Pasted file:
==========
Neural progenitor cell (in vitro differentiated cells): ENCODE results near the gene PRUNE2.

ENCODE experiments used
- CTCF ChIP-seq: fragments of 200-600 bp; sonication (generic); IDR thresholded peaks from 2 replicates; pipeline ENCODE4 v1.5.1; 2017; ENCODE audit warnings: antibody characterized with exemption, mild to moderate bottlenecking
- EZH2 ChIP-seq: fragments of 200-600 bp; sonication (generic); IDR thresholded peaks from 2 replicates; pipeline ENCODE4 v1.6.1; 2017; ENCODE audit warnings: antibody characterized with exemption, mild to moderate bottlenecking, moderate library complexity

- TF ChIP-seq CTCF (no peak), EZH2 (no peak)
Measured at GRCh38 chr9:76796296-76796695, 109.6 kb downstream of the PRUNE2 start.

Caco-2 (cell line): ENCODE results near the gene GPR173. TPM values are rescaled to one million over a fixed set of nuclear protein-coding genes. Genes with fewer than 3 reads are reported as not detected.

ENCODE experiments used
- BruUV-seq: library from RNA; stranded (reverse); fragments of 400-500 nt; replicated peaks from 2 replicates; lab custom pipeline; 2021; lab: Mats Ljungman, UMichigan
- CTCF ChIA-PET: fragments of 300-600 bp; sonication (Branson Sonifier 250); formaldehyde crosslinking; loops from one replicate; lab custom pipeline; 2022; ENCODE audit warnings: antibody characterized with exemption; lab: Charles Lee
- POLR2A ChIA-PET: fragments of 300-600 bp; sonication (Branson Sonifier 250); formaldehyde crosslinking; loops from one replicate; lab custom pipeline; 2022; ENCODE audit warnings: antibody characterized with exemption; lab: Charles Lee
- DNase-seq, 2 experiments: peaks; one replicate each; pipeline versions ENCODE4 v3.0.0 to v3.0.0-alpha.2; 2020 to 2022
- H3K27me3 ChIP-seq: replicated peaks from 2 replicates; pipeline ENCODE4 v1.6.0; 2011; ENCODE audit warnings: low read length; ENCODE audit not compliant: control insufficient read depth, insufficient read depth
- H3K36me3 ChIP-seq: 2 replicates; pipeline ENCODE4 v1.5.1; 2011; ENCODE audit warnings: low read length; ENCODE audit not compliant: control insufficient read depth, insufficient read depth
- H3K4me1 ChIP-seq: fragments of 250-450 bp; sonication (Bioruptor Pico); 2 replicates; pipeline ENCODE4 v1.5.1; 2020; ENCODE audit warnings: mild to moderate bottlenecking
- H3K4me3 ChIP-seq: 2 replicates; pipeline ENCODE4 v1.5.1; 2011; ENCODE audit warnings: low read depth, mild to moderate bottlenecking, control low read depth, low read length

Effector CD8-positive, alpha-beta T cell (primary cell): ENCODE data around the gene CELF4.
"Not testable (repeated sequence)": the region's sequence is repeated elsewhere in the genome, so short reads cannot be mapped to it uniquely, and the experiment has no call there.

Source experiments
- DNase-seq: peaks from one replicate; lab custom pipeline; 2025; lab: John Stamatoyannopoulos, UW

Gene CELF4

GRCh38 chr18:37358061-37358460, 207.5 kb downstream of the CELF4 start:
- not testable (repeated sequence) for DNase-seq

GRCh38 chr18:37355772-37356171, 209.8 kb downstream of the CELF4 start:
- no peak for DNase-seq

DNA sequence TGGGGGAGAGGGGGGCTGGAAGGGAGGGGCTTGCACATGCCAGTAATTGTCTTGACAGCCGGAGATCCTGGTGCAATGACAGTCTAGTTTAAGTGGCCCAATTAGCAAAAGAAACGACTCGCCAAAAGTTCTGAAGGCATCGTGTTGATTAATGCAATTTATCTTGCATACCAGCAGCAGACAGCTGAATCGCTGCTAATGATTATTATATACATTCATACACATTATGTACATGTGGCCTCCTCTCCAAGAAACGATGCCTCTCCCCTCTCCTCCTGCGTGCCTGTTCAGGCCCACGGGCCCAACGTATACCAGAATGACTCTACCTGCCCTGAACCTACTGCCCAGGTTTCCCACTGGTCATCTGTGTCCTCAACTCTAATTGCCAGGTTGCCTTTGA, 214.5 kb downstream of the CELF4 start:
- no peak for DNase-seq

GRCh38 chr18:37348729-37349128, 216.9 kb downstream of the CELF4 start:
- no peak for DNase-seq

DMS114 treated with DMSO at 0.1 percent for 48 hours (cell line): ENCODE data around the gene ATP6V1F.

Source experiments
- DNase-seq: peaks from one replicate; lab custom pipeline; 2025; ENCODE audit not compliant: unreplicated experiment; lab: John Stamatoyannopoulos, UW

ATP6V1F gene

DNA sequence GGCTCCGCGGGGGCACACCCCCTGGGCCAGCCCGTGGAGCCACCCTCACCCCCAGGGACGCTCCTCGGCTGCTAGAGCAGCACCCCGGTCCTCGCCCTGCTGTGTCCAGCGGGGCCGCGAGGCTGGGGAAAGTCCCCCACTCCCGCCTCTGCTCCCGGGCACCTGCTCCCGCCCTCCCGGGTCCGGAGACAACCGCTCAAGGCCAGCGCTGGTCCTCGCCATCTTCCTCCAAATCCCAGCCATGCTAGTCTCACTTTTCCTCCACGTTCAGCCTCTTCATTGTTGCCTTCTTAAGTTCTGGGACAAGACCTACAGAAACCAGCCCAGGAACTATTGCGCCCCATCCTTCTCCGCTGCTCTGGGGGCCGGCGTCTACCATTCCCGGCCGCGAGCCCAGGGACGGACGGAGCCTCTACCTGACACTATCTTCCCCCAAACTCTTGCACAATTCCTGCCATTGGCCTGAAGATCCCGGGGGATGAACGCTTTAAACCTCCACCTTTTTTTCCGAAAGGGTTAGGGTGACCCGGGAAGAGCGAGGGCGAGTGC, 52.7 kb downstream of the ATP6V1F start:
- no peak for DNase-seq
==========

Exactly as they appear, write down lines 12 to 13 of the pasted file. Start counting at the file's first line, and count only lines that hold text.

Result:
- DNase-seq, 2 experiments: peaks; one replicate each; pipeline versions ENCODE4 v3.0.0 to v3.0.0-alpha.2; 2020 to 2022
- H3K27me3 ChIP-seq: replicated peaks from 2 replicates; pipeline ENCODE4 v1.6.0; 2011; ENCODE audit warnings: low read length; ENCODE audit not compliant: control insufficient read depth, insufficient read depth